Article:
Private Tour of Fuerte Bulnes
Tour Participation Requirements
John Williams Wilson was a native Englishman looking for adventure. He found it in Chile. In 1818, he first visited the country when delivering the ship Lucy, one of the first sailing vessels purchased by the fledgling Chilean Navy. Whether it was the challenge of being part of a new endeavor, or falling in love with Micaela Rebolledo, the Chilean he would marry, Wilson stayed and joined the Chilean Navy himself, changing his name to Juan Guillermos. He then had a lifetime of sailing feats, capped by what he did in 1843.
That was the year that Chile wanted to assert control over the Strait of Magellan, located at the tip of South America, before France or England took it over. This area connected the Atlantic and Pacific Oceans, and was considered a safer way to circumnavigate the globe than the nearby Drake Passage. So Guillermos was asked to get a ship together, gather some colonists, and establish Chilean sovereignty over the area. He had the schooner Ancud built, gathered a crew of 21 men and two women, and brought aboard live animals (along with some wine and rum). The ship sailed for four months to the Strait, arriving not a moment too soon.
The very day after Guillermos unleashed a 21-gun salute and captured the Strait of Magellan for Chile, a French frigate arrived, sniffing around the area. Too late for them. Guillermos and his crew established Fuerte Bulnes at Santa Ana Point, using logs and adobe bricks for building. But maybe the joke was on his crew after all. Both climate and land were inhospitable to humans. So in 1848, the colony was moved to Sandy Point, aka Punta Arenas, a more inhabitable area about 45 miles north. Fuerte Bulnes was first abandoned, then eventually set on fire and destroyed.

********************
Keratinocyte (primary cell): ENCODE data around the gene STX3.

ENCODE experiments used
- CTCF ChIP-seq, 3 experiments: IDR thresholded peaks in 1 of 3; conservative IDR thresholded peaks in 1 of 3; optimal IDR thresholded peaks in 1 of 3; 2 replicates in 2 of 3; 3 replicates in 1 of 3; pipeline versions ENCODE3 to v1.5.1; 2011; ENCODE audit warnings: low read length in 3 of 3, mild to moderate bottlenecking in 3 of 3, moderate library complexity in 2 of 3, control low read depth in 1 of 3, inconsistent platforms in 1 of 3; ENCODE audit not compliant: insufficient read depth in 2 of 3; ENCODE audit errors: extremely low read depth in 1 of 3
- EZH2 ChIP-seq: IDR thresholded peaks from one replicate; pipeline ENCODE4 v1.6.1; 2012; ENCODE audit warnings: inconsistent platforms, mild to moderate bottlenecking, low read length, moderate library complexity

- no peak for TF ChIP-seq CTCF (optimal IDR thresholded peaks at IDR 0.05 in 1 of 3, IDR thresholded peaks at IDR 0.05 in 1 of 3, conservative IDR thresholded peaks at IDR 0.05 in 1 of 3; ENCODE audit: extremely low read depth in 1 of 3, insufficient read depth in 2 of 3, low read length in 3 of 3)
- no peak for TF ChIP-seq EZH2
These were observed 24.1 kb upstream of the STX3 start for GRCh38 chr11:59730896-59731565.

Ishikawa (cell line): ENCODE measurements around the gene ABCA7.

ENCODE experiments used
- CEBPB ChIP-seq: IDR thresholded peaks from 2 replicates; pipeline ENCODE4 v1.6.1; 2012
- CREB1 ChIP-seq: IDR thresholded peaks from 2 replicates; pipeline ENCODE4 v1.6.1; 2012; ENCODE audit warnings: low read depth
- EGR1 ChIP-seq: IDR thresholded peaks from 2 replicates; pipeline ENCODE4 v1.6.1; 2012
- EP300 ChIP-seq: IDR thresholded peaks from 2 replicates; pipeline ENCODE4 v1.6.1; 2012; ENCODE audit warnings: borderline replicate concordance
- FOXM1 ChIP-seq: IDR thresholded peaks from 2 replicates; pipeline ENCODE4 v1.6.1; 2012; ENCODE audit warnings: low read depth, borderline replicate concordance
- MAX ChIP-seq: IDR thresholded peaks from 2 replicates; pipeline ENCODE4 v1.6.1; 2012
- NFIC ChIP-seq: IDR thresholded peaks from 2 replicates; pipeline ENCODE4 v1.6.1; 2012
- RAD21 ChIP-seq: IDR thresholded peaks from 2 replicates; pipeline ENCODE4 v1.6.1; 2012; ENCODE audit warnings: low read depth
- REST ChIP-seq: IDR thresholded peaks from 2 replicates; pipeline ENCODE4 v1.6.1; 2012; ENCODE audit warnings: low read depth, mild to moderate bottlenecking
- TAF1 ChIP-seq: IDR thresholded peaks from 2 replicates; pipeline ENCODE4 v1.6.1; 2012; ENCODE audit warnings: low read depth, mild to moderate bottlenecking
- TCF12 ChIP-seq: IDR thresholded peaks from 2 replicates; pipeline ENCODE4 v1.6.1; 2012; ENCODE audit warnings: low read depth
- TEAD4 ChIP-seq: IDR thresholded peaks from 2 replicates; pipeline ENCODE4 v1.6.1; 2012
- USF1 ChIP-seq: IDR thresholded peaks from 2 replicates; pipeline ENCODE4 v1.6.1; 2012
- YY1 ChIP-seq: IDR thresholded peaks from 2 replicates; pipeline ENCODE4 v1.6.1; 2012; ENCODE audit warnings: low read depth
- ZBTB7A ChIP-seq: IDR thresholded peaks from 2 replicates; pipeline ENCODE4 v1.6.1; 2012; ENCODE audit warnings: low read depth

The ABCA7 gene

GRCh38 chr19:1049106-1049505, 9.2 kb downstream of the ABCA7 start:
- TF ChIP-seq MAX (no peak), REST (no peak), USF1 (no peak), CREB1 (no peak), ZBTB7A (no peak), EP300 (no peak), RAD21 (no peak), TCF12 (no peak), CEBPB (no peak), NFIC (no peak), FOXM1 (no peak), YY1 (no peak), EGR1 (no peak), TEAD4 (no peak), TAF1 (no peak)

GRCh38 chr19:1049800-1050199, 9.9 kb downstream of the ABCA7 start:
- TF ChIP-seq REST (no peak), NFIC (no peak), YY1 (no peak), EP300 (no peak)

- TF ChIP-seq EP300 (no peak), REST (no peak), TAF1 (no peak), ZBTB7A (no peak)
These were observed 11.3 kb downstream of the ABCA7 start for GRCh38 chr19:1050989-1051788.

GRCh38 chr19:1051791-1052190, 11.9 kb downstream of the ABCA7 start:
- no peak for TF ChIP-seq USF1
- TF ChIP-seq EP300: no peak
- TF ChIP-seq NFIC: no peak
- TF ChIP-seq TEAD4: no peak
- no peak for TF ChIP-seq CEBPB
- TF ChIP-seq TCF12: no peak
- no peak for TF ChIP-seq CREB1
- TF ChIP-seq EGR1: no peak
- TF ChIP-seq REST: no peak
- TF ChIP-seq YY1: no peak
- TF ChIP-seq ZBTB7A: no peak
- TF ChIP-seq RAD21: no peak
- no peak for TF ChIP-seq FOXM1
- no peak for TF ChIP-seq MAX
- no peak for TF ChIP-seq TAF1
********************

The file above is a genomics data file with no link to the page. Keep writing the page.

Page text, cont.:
But that's not the end of the story. To commemorate the 100th anniversary of the sailing of the Ancud, Chile rebuilt the fort between 1941 and 1943, using the original drawings and the same types of building materials. From the church to the crews' quarters to even the rebuilt jail, this historically accurate reconstruction of Fuerte Bulnes gives visitors a real sense of what it was like to live in this desolate part of the world back then.
What a puzzle
Travel back in time to 1843 and experience what colonial life was like in Fuerte Bulnes. Native flora and fauna, including the many birds and ducks in the area, add to the authenticity, as does the strange monkey puzzle tree. Araucaria araucana, a Chilean pine tree, has branches that look like angry green arms. The ancient tree, considered a living fossil, got its name from the idea that it would puzzle a monkey to climb it. The tree's current puzzle: how to grow more of them to get it off the endangered list.
Full refunds issued for cancellations made 7 full days prior to the date and time of requested services. Cancellations made within the 7-day and 72-hour window will receive a 50% refund of purchase total. Purchases are non-refundable inside of 72 hours.